In January, lobbyists for the AAP told a small group, gathered in Washington for a private meeting about the bill, that the academy could not, and would not support it. Why not? Because it directs millions of dollars towards "research on a broad array of environmental factors that have a possible role in autism, including but not limited to vaccines, other biological and pharmaceutical products, and their components (including preservatives)."
In other words, Congress wants to study thimerosal -- the mercury containing vaccine preservative and possible contributor to some autism cases -- and that makes the powerful AAP very, very unhappy.
"Any bill that contains any questions about vaccines, we are not going to endorse," one lobbyist informed the group. "There is absolutely no link between thimerosal and autism. Period. To endorse the bill implies that this is an open question, and it is not."
"The bottom line," the lobbyist continued, to stunned silence, "is that we don't want to look into this. It is inappropriate to waste precious research dollars on something that we know will be disproved."
Apparently, the pediatricians haven't gotten the memo from the CDC. The folks in Atlanta are still very much looking into thimerosal and autism, as are officials at the National Institutes of Environmental Health Sciences (NIEHS), which just funded and published two very significant studies. One showed that mercury from thimerosal accumulates rapidly in the brains of infant primates (after converting to inorganic mercury); and the other showed that a few minutes of exposure with even miniscule amounts of thimerosal can damage dendritic cells, causing immune dysfunction and cytokine-induced inflammation, both of which are found in autism.
Other research continues at places like Harvard, Columbia, Northeastern and Arizona State University, where the first-ever trial of chelation therapy (removal of heavy metals) for autism is about to wrap up.
So while numerous experts are still seeking answers, the AAP is whispering "Stop."
A spokeswoman for the academy would say only that, "the AAP has not taken a position on the bill," nor would she say when, or even if such a decision would be made.
To be fair, there is a long and complicated process involved when the academy does decide to act on legislation, and the private remarks of a few staffers do not equal AAP policy. But the pediatricians' official silence to date on a bill that is so critical to their own constituency is a bit, well, baffling. Their lack of support for the measure -- thimerosal research or not -- is equally hard to fathom. If, as the AAP asserts, thimerosal is perfectly safe to inject into infants and pregnant women -- even in miniscule amounts -- then clearly this federal research will bear that out.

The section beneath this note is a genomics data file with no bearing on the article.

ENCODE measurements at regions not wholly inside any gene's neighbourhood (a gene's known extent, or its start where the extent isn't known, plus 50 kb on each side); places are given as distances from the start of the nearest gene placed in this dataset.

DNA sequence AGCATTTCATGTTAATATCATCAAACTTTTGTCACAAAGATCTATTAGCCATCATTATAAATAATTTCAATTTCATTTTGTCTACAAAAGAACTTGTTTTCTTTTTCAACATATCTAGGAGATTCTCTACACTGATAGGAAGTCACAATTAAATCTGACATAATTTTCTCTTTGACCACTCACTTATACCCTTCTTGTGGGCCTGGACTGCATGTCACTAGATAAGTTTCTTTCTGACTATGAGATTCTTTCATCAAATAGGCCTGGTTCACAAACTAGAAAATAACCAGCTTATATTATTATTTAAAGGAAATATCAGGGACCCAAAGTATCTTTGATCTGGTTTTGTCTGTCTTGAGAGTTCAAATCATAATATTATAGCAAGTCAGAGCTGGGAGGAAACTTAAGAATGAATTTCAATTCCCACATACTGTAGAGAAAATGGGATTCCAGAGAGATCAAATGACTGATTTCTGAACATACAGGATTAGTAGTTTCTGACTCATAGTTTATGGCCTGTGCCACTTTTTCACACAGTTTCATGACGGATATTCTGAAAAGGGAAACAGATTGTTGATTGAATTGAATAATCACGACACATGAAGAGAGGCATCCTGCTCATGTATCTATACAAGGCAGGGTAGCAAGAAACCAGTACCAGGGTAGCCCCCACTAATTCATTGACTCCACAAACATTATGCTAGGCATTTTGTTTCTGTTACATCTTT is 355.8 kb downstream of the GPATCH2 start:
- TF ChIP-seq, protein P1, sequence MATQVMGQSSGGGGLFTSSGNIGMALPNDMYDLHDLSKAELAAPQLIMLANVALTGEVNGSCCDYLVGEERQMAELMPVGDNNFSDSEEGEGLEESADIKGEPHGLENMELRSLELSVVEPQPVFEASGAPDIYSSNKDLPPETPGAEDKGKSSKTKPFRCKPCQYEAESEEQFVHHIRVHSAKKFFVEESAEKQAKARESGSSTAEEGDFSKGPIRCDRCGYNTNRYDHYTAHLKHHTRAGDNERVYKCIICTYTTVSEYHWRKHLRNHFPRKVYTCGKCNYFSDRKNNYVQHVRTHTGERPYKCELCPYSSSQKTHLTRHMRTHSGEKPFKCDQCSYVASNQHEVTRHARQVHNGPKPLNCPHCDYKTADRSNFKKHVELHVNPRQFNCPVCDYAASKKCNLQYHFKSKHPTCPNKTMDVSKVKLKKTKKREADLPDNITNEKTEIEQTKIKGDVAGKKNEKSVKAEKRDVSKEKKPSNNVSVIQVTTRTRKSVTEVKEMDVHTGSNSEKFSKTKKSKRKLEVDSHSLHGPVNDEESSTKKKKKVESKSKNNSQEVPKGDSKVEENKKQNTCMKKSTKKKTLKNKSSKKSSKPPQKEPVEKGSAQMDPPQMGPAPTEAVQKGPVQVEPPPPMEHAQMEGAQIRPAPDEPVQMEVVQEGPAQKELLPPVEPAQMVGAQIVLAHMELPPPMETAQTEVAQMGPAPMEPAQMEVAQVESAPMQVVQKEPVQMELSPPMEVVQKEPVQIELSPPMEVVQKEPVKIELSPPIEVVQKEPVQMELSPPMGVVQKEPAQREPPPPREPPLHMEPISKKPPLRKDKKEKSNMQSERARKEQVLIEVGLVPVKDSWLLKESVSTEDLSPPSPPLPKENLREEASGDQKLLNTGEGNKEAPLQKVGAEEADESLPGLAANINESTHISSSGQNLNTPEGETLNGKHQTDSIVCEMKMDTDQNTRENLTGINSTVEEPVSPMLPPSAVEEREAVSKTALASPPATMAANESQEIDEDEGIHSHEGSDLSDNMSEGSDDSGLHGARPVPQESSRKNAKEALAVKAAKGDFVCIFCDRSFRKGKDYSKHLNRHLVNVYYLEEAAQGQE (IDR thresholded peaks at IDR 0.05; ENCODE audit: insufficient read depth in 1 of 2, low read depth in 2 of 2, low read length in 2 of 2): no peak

Maybe the AAP will eventually endorse the bill. But I don't have my money on it. Capitol Hill staffers told me that Senator Dodd had to browbeat the academy into neutrality on the measure. They wanted to oppose it flat out.
It's an ironic, turned-around world when children's doctors don't support federal research into a terrible disorder that affects children.
But then again, irony and the AAP have crossed paths before. Even as the good doctors joined a federal lawsuit to limit mercury emissions from coal-fired plants -- complaining that the toxic heavy metal is hazardous to fetuses and infant children -- they worked with local chapters to fight state laws banning mercury in vaccines. Last year, an AAP chapter in New York urged Governor Pataki to veto that state's bill, warning it could lead to flu shot shortages. He signed anyway. (Flu vaccine makers, incidentally, stand ready to supply as much mercury-free formula as needed, if only the CDC would ask for it --which it inexplicably has not).
The AAP recently sent a letter to its chapters offering help, "If your state is considering thimerosal ban legislation." It even listed the phone number and email address of an AAP executive, Ian Van Dinther, who can supply chapters with "additional legislative resources on this issue."
In other words, folks, your family doctor has a message for you: "Shut up and take your medicine."
walkin last decade